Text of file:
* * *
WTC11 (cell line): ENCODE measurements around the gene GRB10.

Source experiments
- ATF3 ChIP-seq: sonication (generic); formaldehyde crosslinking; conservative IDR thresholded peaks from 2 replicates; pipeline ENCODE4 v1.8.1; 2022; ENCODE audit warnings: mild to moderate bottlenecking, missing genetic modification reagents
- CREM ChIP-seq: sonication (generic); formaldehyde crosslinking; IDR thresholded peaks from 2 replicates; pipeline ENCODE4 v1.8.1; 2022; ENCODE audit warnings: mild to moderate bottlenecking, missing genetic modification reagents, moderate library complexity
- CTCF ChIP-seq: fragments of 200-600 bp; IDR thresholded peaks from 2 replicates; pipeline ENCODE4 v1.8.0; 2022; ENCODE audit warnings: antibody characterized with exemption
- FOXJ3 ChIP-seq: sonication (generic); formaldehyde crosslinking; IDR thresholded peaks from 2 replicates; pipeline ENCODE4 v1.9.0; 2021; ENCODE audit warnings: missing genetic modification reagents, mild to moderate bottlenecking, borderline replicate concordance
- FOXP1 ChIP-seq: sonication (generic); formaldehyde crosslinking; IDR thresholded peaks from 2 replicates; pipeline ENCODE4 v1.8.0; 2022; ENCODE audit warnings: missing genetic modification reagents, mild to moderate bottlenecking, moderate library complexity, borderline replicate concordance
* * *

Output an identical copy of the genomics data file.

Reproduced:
WTC11 (cell line): ENCODE measurements around the gene GRB10.

Source experiments
- ATF3 ChIP-seq: sonication (generic); formaldehyde crosslinking; conservative IDR thresholded peaks from 2 replicates; pipeline ENCODE4 v1.8.1; 2022; ENCODE audit warnings: mild to moderate bottlenecking, missing genetic modification reagents
- CREM ChIP-seq: sonication (generic); formaldehyde crosslinking; IDR thresholded peaks from 2 replicates; pipeline ENCODE4 v1.8.1; 2022; ENCODE audit warnings: mild to moderate bottlenecking, missing genetic modification reagents, moderate library complexity
- CTCF ChIP-seq: fragments of 200-600 bp; IDR thresholded peaks from 2 replicates; pipeline ENCODE4 v1.8.0; 2022; ENCODE audit warnings: antibody characterized with exemption
- FOXJ3 ChIP-seq: sonication (generic); formaldehyde crosslinking; IDR thresholded peaks from 2 replicates; pipeline ENCODE4 v1.9.0; 2021; ENCODE audit warnings: missing genetic modification reagents, mild to moderate bottlenecking, borderline replicate concordance
- FOXP1 ChIP-seq: sonication (generic); formaldehyde crosslinking; IDR thresholded peaks from 2 replicates; pipeline ENCODE4 v1.8.0; 2022; ENCODE audit warnings: missing genetic modification reagents, mild to moderate bottlenecking, moderate library complexity, borderline replicate concordance